2. I can’t seem to stay a fixed ideal.

3. Childhood pictures redeem.

4. See myself without ruining lines

5. Whole days throwing sticks into streams

6. The hole in my life even stains the soil

7. My heart shrinks to barely a pulse

The Story Of The Song: The song is another window into Richey’s mind at the time – his writing clearly concerned with regret, aging, and the loss of childhood. This was playing on Richey’s mind at the time and in one of the lesser noticed details of the album, there are many photographs of the band as children or younger adults included in the liner booklet. The lead character in the song wishes that he could make it to the summer time -the period which they most fondly associate with memories, childhood, comfort – and die. No matter how much the narrator tries to change themselves – colouring their hair, cutting their skin – they can not stop the process of aging any more than they can reverse it.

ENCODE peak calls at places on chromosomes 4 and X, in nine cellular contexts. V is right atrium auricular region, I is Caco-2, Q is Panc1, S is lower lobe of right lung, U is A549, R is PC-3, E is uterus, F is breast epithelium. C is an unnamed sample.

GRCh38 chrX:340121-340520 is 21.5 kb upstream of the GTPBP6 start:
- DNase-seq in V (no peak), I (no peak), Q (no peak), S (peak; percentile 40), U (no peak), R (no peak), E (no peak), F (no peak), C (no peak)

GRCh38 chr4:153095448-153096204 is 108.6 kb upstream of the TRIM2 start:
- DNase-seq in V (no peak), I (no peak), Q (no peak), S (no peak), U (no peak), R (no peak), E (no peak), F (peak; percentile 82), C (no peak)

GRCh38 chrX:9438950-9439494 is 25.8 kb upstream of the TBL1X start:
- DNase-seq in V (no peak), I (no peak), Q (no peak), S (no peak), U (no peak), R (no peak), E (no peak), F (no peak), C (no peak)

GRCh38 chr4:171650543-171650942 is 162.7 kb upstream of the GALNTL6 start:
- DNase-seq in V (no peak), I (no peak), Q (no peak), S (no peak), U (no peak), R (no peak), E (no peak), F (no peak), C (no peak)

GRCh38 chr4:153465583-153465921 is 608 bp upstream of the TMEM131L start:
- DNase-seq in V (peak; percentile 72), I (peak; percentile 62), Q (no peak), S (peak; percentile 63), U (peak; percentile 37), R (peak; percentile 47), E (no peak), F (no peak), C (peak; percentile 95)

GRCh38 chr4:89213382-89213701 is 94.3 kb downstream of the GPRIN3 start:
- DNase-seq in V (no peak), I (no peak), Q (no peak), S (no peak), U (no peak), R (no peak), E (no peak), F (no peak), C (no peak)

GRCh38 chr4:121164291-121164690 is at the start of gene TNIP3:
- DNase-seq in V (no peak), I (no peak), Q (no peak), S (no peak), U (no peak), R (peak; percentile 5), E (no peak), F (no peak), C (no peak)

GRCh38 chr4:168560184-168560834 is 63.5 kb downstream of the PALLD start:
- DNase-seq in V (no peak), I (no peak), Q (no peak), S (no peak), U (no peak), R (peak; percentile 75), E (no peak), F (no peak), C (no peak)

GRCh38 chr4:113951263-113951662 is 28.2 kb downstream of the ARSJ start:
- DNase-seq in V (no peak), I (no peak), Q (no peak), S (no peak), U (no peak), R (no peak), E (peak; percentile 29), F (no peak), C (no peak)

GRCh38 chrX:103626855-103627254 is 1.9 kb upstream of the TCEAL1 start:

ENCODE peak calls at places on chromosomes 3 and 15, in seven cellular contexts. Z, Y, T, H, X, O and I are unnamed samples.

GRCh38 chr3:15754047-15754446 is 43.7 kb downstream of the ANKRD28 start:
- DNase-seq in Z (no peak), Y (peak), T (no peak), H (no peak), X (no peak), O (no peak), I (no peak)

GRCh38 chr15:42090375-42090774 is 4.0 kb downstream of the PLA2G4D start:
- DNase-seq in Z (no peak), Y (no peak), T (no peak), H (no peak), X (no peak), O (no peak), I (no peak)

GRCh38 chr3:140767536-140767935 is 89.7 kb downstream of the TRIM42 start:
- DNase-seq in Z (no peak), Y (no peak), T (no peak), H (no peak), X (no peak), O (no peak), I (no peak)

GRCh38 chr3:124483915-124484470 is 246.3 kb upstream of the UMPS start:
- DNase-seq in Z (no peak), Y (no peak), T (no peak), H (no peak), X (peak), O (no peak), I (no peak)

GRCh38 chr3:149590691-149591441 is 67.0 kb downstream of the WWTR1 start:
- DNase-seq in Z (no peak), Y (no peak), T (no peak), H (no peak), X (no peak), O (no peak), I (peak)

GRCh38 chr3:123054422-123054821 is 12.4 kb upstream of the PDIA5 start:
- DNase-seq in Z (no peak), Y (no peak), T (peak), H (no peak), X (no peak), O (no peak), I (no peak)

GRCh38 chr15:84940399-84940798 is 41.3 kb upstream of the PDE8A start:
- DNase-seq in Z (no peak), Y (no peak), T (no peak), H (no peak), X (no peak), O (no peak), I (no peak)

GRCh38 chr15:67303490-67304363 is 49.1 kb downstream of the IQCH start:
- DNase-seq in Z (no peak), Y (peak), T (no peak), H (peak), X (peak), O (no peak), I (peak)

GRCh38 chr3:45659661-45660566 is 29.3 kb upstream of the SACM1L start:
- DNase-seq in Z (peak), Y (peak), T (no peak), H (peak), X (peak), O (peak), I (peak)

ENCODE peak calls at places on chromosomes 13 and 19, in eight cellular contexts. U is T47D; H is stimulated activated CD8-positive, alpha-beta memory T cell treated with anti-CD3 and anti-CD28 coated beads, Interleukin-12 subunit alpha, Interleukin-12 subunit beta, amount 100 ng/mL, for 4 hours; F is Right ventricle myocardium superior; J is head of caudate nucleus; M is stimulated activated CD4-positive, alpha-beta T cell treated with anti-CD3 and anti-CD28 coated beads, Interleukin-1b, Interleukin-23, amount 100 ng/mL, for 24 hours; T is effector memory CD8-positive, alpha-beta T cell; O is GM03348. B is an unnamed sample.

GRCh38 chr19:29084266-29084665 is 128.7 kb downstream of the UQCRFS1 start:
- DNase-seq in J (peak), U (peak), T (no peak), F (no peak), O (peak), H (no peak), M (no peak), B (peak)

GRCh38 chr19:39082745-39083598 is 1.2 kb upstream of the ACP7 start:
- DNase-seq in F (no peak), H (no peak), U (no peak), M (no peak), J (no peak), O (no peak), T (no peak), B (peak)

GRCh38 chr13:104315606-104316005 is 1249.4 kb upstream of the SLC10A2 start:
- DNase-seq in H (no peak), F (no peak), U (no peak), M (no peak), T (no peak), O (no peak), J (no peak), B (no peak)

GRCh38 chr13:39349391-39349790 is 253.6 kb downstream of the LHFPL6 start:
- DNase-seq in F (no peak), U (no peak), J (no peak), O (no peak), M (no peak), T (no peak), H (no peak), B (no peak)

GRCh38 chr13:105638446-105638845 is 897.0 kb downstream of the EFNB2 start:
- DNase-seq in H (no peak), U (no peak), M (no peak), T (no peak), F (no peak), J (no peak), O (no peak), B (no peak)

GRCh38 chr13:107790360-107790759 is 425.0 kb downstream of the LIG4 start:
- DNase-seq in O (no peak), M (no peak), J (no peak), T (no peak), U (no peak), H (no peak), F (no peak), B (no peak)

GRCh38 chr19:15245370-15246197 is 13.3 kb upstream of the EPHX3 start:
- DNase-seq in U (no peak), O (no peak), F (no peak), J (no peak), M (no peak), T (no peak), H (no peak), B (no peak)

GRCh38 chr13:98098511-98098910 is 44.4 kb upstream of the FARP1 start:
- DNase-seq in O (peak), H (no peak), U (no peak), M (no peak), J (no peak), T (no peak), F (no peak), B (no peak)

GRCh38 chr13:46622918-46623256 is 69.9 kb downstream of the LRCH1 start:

Revol

Revol: 3/Good 

(US Version)

The one song from The Holy Bible (aside from Faster) that always seems to get a run out during live performances – strange because the band, and James in particular, are always saying how much they hate it. If you absolutely must play something from The Holy Bible during live gigs, then there are plenty of others to choose from. Moaning aside, it is still a good song. Admittedly,  it’s one of my least favourite from the album but it still packs a punch, and does have that exquisite middle section which I believe to be one of the best things the band has ever written. Make of the lyrics what you will – a series of loose epithets or descriptions of political figures opposite sexual acts or deficiencies for the verses, followed by multi-lingual screams for the chorus. No-one writes songs like this, and no-one has the balls to make a single out of it. It almost feels like a light-hearted moment amidst the darkness of The Holy Bible and it certainly does break up the relentless gloom with a bout of much needed, questionable humour.